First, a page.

The way that these books work is that a player reads a numbered paragraph, and then is given a choice "Do you want to use this? Turn to 45" They would then move on to paragraph 45. Every choice becomes part of a series of choices, essentially, sometimes looping back in on itself, sometimes leading on to another branch on the tree. With the addition of basic game mechanics like collection, there is a whole other order of emergent complexity attached. One classic example, from the Way of the Tiger books, was the way that your ninja character could specialise in three of the ten Ninja arts. At certain points in the adventure, you would be offered choices only if you had that skill. "If you have learned Kwon's Flail and want to use it, turn to 182". Otherwise, you would be left with the other choices.
Leaving aside all the roleplaying convention histrionics that the books themselves contain, the actual raw model of the gamebook is a powerful tool because what they do is involve the reader as a character and completely leave the direction of the story in her hands, from the ground up. Just like a good videogame. The story often moves toward one conclusion. Just like many videogames. It contains plenty of game challenges and narrative intertwined. Just like a good videogame.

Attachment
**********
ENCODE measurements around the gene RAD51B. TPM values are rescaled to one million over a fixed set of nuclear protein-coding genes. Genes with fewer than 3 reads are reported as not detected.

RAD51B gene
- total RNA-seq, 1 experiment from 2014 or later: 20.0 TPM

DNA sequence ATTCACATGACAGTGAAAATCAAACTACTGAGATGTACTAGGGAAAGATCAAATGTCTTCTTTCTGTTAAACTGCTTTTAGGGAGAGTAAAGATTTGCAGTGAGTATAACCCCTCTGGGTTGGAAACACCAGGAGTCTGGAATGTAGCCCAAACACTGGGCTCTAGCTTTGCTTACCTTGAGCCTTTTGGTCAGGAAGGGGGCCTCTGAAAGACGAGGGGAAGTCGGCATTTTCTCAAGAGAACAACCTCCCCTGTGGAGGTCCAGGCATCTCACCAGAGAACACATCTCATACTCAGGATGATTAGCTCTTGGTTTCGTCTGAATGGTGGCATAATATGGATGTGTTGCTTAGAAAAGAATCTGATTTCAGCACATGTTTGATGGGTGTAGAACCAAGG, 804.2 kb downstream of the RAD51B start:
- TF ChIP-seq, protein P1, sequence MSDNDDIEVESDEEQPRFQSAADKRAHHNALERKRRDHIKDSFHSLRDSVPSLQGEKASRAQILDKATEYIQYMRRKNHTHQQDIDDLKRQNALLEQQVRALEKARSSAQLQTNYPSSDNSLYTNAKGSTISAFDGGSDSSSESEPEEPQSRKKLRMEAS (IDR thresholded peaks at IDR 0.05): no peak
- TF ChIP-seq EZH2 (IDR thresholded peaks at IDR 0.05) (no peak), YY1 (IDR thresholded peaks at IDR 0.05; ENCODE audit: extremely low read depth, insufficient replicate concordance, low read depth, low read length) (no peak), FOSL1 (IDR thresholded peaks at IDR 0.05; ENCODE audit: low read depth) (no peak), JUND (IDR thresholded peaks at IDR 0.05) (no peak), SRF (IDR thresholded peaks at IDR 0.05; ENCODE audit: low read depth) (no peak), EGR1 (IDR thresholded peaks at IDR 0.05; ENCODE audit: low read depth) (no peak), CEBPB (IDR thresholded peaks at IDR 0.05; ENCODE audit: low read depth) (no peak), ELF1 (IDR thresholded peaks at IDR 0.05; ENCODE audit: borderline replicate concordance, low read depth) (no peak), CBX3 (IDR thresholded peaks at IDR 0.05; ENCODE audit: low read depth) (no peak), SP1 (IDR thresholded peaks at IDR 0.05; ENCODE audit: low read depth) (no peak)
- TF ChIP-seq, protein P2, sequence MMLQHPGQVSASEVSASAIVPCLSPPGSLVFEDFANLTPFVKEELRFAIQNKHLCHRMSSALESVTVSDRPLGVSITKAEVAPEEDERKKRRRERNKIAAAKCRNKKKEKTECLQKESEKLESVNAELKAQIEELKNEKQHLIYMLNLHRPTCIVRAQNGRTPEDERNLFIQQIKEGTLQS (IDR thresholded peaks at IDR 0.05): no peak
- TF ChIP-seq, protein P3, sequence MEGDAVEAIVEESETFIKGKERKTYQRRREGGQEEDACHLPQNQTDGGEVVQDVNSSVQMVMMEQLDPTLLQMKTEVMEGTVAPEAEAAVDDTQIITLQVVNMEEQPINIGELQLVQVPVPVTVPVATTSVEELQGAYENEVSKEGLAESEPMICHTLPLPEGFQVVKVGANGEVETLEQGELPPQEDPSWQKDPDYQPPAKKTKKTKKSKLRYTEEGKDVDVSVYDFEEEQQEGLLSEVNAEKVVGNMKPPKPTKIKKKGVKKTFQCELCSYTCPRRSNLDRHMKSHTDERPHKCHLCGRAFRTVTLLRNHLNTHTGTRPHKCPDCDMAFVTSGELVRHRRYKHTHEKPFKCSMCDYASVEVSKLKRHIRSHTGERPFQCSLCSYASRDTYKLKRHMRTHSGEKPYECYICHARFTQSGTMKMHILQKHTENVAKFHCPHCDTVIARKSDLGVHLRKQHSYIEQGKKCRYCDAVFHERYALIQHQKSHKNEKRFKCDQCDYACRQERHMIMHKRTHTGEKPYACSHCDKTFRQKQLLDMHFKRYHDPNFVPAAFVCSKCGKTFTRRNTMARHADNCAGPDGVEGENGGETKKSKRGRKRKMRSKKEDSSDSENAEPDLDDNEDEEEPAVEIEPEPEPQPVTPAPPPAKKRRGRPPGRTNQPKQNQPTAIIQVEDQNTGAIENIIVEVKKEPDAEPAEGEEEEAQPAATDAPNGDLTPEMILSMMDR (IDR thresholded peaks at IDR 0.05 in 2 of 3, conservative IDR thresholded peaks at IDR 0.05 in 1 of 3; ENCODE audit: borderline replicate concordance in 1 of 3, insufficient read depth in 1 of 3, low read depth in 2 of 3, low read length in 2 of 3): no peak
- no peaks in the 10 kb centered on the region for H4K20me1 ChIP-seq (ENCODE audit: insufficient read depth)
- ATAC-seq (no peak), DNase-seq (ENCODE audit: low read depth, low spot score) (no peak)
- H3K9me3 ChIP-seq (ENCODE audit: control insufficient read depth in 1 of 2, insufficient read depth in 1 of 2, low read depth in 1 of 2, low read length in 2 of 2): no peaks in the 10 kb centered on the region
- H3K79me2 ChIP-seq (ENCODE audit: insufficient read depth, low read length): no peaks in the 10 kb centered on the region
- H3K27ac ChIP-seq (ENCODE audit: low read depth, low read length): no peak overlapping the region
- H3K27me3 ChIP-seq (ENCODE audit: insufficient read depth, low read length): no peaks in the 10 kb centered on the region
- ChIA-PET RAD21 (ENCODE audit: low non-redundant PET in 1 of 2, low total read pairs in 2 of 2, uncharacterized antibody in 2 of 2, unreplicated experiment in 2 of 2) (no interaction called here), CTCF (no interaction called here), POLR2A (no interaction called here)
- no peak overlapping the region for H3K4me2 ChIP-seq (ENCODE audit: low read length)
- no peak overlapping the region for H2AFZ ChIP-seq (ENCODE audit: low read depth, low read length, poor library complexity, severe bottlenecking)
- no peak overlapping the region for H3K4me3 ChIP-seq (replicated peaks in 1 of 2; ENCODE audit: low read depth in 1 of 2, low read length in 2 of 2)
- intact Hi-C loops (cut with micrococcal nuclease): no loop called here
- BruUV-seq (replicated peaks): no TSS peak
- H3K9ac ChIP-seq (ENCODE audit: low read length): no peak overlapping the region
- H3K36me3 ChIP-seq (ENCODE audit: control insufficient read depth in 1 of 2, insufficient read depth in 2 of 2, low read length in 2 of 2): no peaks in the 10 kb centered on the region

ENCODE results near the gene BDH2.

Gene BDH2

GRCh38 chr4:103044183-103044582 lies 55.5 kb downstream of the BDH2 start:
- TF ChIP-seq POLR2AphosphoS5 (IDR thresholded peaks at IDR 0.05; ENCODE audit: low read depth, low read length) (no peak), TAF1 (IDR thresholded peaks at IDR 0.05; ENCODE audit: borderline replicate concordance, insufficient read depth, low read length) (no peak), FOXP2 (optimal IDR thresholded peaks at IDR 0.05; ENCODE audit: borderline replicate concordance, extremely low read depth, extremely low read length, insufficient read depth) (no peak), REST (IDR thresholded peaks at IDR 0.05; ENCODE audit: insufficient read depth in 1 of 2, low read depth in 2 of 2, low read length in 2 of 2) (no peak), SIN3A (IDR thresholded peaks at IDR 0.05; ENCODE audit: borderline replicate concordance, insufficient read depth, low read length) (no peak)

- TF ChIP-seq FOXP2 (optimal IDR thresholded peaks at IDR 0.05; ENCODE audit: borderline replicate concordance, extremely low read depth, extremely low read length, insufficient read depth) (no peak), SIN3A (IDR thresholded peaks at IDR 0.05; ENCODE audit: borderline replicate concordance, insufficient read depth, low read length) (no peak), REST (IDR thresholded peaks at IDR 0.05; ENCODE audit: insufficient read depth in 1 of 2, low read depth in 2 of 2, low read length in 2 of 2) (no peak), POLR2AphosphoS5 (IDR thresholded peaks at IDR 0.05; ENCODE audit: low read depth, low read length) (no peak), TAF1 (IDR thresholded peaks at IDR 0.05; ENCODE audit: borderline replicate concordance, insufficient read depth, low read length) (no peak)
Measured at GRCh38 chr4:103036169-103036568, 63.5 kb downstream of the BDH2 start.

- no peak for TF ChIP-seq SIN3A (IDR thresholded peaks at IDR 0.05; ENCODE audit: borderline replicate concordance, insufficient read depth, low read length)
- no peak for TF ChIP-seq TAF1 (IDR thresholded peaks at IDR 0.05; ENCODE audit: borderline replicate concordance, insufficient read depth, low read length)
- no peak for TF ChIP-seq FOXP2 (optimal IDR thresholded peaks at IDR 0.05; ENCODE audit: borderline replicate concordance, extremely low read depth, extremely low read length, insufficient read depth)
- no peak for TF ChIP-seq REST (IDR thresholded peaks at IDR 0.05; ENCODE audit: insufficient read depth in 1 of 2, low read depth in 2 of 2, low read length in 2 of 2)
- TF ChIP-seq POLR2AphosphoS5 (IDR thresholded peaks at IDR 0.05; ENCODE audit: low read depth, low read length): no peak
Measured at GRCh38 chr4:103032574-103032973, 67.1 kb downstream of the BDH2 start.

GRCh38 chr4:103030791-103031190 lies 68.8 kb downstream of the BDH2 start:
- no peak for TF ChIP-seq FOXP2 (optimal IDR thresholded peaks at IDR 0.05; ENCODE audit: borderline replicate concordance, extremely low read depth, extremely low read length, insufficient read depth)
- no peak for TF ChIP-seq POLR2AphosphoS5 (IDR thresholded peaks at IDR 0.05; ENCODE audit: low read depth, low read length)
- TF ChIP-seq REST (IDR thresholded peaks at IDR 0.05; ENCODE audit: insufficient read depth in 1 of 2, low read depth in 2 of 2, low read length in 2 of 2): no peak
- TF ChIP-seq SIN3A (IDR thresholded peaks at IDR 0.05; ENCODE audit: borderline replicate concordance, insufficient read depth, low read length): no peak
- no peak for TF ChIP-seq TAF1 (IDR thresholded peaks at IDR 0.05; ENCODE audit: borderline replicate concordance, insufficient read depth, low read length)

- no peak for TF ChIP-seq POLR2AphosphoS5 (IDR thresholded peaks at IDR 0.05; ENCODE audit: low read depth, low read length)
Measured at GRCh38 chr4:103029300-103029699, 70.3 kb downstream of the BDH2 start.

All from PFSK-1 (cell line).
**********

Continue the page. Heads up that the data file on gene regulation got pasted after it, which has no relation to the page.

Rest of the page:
Some of you are now saying to yourselves, "But it can't possibly cover all the choices that the player makes in a game!". Of course not. But as Sid Meier said, gameplay is all about interesting choices, not all choices. A gamebook format is also about interesting choices. When a screenwriter writes a script, an actor and director (and crew) can choose to shoot the film a hundred different ways, of course, so the screenplay represents a yardstick goal, an inspiration source and a guide. That's what a Play-Throughshould do. It should convey the gameplay, depict the world, and interest the readers by making them players. And they are the people who will be the people actually making it, so you'd better make them interested.
Aside from the gamebook structure, there are probably a few extra items in the Play-Through that would be necessary. Location tags, for example, at the top of each numbered paragraph, so that the artists and animators can evaluate at a glance what locations there are and what changes they'll need. Capitalisation or bolding of names, NPC types, and so on will be tremendously useful as well. Perhaps it would even work best to write a Play-Through as a series of HTML pages, and use standard colours for such significant text, or even links.
The Play-Through would also work better with a strong visual component, to show what the game will look like and what the player will look like in the game. In my earlier piece (Designers Without Rules?), I talked about the need for game design documents to show what the player will see, hear and directly interact with (or 'do', in otherwords), and visual components really help in that regard. Get an artist involved.